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Fallingwater, at home with nature

August 21, 2005|By KRISTIN WILSON

kristinw@herald-mail.com

Imagine the serenity of a nature preserve.

You hear only the chirping of birds and the wind rustling the trees and their leaves.

The swirling, gurgling rush of a nearby waterfall fills the background noise.

Now imagine that this is your home.

Famed architect Frank Lloyd Wright conceived of such a retreat and made it come to life in Fallingwater, a Pennsylvania home that famously hovers over a waterfall.

Now, the 1935 Wright-designed home is open to the public for regular tours. Through the holiday season, tourists flock to Fallingwater and the surrounding Bear Run Nature Preserve to take in autumn's sights.

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"September is a great time to visit," says Brad Heiser, Fallingwater visitor services manager. Generally September is a less busy month, yet visitors still get a flavor of the season. "We always suggest weekdays over weekends, especially if you're looking for a more leisurely visit."

That's because Fallingwater was designed as a private residence, not as a tourist-friendly resort. The home can become overrun with school and private tour groups at certain times of the year, Heiser says.

Still, there are plenty of opportunities to experience Fallingwater in the way Wright envisioned it.

On Saturday, Aug. 27, visitors have a once-a-year opportunity to explore the Wright house by themselves during the annual Fallingwater Twilight Tour. The evening includes a nature photography exhibit, hors d'oeuvres, jazz music and a candlelit gourmet picnic dinner along Bear Run.

"That's a unique opportunity because it's one of the few times we allow people to walk through the house on their own," Heiser says. Tickets for the event are $150 to $175 per person. Proceeds go to support preservation of the home and grounds.

In-depth tours also are available, for $50, to see more of Fallingwater in smaller group settings. A two-hour tour is offered each day at 8:30 a.m. Tour sizes are limited to four to 10 people and include interpretation of all the major rooms in the house, plus secondary spaces that are not shown during the regular tour. Visitors will see the basement and service quarters, for example. Still photography is allowed during this tour. Children must be at least 9 years old to participate.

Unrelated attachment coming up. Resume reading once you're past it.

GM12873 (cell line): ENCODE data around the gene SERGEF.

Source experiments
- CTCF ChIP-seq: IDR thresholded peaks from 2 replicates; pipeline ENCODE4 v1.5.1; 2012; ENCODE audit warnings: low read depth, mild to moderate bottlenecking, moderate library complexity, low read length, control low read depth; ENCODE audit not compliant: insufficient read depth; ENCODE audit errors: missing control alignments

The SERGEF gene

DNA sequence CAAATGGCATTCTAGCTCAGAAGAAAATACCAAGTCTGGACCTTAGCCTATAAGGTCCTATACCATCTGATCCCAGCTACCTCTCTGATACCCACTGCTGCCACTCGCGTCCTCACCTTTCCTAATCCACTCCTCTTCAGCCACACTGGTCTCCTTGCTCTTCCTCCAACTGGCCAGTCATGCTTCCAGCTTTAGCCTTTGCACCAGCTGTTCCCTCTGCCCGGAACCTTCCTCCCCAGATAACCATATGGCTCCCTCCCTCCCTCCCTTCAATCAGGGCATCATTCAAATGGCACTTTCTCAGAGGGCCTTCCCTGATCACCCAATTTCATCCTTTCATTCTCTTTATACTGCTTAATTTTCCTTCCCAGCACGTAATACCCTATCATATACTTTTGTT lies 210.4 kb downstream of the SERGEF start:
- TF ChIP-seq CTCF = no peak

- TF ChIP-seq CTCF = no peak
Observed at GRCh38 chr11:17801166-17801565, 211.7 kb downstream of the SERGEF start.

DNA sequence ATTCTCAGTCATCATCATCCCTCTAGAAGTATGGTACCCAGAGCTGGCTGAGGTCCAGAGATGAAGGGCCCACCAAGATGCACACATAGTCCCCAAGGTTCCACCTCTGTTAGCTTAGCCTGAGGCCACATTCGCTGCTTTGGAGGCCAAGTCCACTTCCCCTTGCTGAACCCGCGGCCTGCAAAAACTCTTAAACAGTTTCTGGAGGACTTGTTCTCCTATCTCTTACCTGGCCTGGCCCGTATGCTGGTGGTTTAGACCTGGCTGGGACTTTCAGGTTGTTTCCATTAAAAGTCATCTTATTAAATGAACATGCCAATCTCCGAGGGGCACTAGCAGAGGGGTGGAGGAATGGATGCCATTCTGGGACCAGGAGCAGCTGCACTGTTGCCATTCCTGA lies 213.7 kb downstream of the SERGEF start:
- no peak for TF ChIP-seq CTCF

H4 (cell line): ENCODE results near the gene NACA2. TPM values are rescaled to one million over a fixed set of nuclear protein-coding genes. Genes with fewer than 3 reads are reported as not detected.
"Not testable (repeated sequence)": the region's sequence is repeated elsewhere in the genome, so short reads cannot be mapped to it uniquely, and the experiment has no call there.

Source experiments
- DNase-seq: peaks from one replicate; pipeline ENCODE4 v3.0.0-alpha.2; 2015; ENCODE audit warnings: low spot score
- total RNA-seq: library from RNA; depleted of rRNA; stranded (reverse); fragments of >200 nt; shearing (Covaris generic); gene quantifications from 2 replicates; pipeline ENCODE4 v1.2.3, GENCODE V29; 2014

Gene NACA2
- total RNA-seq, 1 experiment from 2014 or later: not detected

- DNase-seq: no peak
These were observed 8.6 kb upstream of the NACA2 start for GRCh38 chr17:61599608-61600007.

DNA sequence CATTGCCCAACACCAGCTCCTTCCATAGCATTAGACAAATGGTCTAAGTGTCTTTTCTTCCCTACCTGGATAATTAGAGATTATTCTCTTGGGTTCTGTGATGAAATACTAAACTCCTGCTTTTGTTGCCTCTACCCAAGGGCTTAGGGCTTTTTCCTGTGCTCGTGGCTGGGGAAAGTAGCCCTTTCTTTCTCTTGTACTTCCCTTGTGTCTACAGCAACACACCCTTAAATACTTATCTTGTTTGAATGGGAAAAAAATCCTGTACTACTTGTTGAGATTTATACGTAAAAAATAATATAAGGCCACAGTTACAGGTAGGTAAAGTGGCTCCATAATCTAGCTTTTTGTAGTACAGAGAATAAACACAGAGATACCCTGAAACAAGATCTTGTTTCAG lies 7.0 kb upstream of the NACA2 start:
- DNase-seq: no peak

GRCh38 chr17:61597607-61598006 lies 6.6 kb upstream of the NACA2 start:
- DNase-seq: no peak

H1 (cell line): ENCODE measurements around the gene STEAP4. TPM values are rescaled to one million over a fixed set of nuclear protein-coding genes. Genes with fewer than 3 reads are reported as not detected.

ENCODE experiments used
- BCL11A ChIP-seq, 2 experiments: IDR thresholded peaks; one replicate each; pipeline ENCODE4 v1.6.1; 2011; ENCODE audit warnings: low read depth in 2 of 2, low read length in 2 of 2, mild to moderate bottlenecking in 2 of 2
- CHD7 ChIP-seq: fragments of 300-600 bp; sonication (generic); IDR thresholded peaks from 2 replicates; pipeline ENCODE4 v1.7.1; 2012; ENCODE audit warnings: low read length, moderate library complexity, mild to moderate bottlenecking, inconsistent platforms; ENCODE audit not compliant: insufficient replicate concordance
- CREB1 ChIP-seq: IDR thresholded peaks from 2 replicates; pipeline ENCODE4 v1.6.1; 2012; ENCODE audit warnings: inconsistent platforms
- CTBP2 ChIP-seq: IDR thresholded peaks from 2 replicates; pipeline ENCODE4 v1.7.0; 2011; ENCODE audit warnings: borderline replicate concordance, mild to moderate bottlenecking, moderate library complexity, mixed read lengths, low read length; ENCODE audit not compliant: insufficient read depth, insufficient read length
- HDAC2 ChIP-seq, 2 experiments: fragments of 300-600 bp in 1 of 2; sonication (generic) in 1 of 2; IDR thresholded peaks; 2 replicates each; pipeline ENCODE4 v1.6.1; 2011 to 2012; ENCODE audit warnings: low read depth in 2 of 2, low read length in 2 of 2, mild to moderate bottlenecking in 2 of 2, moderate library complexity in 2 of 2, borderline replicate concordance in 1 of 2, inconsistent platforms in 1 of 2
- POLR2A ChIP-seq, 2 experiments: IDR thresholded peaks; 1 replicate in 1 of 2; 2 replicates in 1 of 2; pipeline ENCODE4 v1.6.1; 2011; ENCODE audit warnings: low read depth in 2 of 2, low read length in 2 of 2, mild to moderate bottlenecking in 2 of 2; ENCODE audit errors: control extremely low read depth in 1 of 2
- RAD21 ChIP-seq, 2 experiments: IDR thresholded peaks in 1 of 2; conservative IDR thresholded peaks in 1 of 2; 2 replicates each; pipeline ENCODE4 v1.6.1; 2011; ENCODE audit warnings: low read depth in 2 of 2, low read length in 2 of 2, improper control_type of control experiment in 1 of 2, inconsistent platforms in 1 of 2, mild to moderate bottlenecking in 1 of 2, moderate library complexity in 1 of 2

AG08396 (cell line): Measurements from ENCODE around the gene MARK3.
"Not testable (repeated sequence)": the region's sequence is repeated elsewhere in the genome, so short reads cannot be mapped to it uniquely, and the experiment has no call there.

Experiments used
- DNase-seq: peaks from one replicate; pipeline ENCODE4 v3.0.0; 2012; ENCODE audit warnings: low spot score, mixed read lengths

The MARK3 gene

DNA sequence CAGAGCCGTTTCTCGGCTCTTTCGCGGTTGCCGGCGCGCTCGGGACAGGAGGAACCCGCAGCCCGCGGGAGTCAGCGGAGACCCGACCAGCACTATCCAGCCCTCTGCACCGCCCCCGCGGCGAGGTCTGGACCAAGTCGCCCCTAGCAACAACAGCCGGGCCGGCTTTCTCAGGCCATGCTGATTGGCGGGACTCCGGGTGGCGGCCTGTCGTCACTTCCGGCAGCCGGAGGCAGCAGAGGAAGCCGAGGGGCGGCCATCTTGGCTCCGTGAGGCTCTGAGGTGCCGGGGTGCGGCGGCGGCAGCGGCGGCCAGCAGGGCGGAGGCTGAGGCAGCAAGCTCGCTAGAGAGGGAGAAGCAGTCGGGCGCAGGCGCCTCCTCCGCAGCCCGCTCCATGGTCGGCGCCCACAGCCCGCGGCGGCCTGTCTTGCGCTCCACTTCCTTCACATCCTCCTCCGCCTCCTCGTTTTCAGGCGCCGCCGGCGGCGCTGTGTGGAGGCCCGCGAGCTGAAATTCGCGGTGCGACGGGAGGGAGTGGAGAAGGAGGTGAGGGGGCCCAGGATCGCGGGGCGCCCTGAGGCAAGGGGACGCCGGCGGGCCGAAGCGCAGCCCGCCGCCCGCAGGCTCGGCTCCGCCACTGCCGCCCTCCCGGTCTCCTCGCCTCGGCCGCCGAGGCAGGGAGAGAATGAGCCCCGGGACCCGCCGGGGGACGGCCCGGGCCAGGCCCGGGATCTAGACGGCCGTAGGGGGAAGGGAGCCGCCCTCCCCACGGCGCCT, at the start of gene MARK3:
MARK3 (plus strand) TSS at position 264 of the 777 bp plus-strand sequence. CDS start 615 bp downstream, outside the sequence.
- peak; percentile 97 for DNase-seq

Regular tours are held throughout the day, lasting 45 minutes to one hour. All the major rooms of the house are visited, but photography is not allowed. Children must be 6 years old to take the regular tour. Tickets cost $6 to $15. The regular tour is a few dollars cheaper during the week.

All the tours of Fallingwater are guided and include discussion of the home, Wright's architecture and the integration of the home with the landscape.

Fallingwater is surrounded by Bear Run Nature Preserve, which boasts 20 miles of hiking trails and seven "rustic campsites," Heiser says. All are owned and operated by the Western Pennsylvania Conservancy.

To better appreciate how Wright carved a home into such a natural setting, the conservancy offers a "Land of Fallingwater" tour and hike. "Wright was very much into the natural surroundings," Heiser says.

This tour, $50 per person, includes a guided three-mile hike and a tour of the house.

Part of a visit to Fallingwater is learning how the home is being preserved.

Fallingwater was designed for Pittsburgh department store owner Edgar J. Kaufmann and his family. In 1963, Edgar Kaufmann Jr. gifted the home, its contents and surrounding grounds to the conservancy. Since then, the nonprofit organization has monitored the home to make sure it doesn't slide off of the waterfall upon which it rests. In recent years, the conservancy stabilized the building with steel cables that act "like a suspension bridge," Heiser says.

Fallingwater is one of the only Frank Lloyd Wright homes remaining with its setting, original furnishings and artwork intact.

However, those visiting Fallingwater might consider checking out another Wright home constructed nearby.

Kentuck Knob is seven miles south of Fallingwater and offers daily tours and a sculpture garden with more than three dozen sculptures.

Wright designed the home as a private residence when he was 86. The home, which tops a 2,050-foot summit in the mountains of Western Pennsylvania, was privately owned until 1996, when Lord Peter Palumbo of England opened it to the public. Tours are available daily from 9 a.m. to 4 p.m. Through August, Saturday tours are available until 6 p.m. and in January and February, the home is open from 11 a.m. to 3 p.m. Tickets are $10 to $15 and are slightly less expensive during the week. A $50-per-person, two-hour, "in-depth" tour of the residence and the surrounding grounds is also available. That tour begins at 8:30 a.m. and 3:15 p.m. Reservations and a deposit are required.

Tours of the sculpture garden are available by reservation only. Call

1-724-329-1901 for more information or to make reservations.

Heiser says visiting both homes "gives people two very good ideas of Wright's architecture."




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